But proper oversight and directed appropriate regulation will improve public schools.
I’m 62 and have had some years teaching in the public schools; my degrees are in science education and educational sociology.
Concern for education standards began to surface in the late 60’s and early 70’s. The proposed solution over the entirety of those four decades is exactly what you say; and yes, oversight and regulation have consistently been increased over that period of time.
Additional oversight and regulation has led to no significant improvement in normalized outcomes over that period. In fact, the only thing additional oversight and regulation has done is deskill the teacher, leading to lower job satisfaction, and an increase in the rate of young teachers leaving the profession within their first five years of employment.
There is a saying about doing the same thing over and over again and expecting a different result. I trust you know what it is. :-)
Allowing charters schools to siphon off money from them will only weaken the public schools to be able to provide the education experience they need and deserve.
I believe this to be a false choice.
But first, I must say: The state should have no right to fiscally coerce a parent into one specific school. It is anti-democratic, and is not a model that’s followed in Canada nor most of Europe, where most countries have provided school choice for a long time.
Having pointed that out, I argue the opposite. If certain students are culled out because they choose privates or charters, that give teachers the opportunity to focus in on the ones that remain. As much as I enjoyed my high performers in my last classroom, I would have been happy to have lost them to a charter so I could give the struggling students more time, especially the ESL students.
Further, using money as an argument against charters is weak tea. Schools are funded by broadbased property taxes, and it is generally not difficult for districts to go back and get another few dollars per $100 valuation if they can justify the need. It happens quite easily even here in Texas, where people are about as anti-tax as you can get.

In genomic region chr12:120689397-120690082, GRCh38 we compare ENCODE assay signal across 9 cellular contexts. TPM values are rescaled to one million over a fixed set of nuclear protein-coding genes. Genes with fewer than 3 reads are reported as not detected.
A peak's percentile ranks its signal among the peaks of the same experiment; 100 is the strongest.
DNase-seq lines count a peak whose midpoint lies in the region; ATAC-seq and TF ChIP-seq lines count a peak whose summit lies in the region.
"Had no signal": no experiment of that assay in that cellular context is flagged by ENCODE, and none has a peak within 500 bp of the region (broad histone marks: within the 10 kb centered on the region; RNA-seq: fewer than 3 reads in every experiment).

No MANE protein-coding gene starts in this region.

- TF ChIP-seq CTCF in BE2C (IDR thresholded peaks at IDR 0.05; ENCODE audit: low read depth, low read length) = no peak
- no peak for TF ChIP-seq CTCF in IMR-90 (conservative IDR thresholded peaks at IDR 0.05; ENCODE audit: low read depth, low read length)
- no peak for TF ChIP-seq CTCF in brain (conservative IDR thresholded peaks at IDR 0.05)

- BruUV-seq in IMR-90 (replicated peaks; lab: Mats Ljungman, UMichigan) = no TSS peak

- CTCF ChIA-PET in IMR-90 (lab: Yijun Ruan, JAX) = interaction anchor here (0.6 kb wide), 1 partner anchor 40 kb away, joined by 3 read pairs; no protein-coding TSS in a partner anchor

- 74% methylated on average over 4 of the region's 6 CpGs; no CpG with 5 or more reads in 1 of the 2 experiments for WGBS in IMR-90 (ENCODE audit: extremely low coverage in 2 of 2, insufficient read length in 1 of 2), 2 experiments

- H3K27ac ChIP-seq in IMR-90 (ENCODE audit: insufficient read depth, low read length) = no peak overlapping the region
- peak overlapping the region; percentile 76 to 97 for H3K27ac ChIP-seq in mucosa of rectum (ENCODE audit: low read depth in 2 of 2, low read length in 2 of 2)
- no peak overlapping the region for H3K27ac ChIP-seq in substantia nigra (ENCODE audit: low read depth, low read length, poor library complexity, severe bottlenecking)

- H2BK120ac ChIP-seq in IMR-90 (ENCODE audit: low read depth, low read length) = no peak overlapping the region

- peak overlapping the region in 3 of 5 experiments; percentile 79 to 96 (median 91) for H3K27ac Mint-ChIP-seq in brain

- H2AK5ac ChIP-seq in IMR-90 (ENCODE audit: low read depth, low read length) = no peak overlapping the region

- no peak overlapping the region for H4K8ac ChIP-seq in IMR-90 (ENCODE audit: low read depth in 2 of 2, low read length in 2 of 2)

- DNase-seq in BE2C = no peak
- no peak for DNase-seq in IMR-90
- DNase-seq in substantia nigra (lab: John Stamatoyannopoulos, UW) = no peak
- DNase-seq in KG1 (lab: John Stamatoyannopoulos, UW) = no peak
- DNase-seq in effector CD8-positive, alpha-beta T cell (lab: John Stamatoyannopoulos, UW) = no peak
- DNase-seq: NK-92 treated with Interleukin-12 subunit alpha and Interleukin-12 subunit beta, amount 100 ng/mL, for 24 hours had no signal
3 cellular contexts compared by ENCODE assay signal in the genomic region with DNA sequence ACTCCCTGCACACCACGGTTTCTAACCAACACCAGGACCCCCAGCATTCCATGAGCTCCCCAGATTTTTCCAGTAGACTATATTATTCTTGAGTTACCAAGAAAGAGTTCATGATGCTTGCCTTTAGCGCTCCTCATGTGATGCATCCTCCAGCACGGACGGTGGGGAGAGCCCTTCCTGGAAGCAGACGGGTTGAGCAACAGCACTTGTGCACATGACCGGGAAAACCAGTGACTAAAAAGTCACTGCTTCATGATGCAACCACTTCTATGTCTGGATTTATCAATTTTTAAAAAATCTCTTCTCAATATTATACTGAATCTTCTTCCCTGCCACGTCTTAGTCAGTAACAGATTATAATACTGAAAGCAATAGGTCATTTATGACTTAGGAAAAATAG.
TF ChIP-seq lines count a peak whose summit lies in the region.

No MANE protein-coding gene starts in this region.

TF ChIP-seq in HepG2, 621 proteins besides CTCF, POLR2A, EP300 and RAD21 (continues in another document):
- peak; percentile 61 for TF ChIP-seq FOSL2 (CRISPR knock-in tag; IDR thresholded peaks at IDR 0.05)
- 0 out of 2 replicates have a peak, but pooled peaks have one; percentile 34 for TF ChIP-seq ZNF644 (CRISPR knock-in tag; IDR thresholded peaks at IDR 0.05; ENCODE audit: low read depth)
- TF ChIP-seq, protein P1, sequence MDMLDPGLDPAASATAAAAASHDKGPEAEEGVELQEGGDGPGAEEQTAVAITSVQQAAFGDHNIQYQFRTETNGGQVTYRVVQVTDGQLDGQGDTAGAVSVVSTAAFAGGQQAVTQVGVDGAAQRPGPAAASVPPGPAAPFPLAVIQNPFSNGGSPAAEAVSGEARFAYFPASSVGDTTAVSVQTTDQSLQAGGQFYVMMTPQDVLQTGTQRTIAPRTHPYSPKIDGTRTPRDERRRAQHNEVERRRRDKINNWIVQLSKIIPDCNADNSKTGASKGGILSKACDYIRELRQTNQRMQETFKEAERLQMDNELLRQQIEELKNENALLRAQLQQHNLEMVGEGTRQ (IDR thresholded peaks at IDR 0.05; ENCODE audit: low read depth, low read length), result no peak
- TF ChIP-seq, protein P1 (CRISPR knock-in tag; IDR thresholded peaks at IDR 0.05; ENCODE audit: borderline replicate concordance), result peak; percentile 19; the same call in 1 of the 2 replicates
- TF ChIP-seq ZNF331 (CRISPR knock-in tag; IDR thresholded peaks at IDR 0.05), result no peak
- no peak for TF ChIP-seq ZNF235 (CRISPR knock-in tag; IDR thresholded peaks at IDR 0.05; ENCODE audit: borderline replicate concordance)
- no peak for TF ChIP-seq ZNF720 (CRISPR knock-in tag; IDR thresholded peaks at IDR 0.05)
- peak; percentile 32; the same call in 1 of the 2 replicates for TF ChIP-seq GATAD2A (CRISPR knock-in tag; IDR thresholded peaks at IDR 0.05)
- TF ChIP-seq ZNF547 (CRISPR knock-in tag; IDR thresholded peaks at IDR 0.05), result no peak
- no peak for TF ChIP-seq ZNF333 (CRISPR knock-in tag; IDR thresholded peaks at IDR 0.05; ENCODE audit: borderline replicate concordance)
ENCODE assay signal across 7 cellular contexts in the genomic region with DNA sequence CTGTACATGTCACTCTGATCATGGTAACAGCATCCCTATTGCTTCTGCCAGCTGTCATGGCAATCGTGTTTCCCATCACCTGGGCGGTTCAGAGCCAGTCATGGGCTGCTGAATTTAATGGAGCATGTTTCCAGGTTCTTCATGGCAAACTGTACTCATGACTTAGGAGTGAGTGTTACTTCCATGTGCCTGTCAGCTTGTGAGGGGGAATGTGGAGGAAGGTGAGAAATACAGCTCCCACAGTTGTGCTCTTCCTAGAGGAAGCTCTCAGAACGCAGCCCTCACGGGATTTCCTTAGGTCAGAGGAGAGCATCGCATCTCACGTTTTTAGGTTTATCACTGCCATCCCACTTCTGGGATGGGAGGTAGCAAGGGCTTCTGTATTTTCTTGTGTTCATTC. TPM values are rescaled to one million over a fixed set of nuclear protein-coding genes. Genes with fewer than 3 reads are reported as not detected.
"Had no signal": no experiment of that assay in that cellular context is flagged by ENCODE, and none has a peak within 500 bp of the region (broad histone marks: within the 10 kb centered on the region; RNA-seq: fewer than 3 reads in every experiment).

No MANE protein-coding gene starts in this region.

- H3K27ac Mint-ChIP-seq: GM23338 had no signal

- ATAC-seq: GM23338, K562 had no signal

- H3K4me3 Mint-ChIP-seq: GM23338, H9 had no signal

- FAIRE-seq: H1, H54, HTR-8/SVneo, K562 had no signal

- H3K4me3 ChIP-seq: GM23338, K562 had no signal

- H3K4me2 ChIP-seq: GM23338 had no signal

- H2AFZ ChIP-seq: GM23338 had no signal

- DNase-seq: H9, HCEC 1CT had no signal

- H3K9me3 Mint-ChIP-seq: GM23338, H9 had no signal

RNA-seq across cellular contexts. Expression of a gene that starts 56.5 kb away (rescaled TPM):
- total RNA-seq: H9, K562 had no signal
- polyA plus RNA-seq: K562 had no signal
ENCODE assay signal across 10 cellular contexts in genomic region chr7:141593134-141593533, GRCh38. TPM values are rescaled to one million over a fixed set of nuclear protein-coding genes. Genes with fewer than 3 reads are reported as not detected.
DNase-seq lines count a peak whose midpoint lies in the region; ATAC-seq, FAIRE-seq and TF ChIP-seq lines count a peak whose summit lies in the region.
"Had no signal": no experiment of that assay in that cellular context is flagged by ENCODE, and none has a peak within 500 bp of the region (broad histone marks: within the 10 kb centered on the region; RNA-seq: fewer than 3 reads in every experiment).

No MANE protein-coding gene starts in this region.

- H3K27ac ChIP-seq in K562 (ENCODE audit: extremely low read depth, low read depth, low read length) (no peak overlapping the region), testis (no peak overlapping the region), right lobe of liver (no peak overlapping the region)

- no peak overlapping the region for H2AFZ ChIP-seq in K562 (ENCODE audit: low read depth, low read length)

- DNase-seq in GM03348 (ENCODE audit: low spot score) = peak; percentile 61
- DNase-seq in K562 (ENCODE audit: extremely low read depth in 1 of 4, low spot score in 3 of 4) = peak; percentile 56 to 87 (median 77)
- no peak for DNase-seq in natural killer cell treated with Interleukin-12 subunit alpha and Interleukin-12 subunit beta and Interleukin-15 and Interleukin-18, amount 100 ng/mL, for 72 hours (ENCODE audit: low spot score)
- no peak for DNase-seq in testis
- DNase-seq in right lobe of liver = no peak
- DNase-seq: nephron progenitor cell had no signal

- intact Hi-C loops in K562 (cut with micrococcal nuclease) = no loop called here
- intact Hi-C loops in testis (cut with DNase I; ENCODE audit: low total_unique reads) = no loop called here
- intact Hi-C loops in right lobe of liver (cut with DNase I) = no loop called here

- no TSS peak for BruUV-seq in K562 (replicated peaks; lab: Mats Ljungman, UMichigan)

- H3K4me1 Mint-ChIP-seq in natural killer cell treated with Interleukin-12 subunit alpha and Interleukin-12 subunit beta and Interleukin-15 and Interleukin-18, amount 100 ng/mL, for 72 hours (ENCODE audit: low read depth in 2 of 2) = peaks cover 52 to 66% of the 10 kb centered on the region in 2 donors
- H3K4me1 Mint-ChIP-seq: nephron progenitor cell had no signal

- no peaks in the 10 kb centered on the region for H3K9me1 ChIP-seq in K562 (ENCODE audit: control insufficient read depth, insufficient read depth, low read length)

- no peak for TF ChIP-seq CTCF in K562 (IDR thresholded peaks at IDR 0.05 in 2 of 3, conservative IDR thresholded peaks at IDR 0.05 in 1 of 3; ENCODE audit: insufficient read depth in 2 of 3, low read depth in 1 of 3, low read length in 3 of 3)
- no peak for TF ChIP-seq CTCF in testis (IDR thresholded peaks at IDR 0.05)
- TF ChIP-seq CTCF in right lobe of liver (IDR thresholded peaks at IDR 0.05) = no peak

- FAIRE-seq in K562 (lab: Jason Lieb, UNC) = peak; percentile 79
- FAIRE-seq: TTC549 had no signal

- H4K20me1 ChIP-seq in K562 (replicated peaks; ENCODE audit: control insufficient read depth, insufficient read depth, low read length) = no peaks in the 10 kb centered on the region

Also, keep in mind: it would take a LOT of students, far more than are currently interested in charters in districts where multiple charter options are available (like mine) to have an severe budgetary impact. And if such an unusually high percentage of students were choosing charters, that would tell you something about what kind of teaching wasn’t happening at the neighborhood school.
I thank you for keeping it civil and about the youth we care greatly about!
Same to you. One one portion we may agree, however. I think charters for K-5 provide no value. At that age, regardless of socioeconomic class, the children are cute little bunnies; and if they don’t learn to read at grade level, the solution is not a charter, it’s making heads roll at the school that’s failing.
Sometime during the 6th year, adolescence creeps into the equation. This is a challenge where students seem to require multiple strategies, and the charter is an excellent way to provide those alternatives. The aformentioned Texas charters, which take those at-risk underpriviledged children and get them to college, tend to use the 11 month year 8–5 each day strategy, which seems to work….amazingly well.
Hope that helps.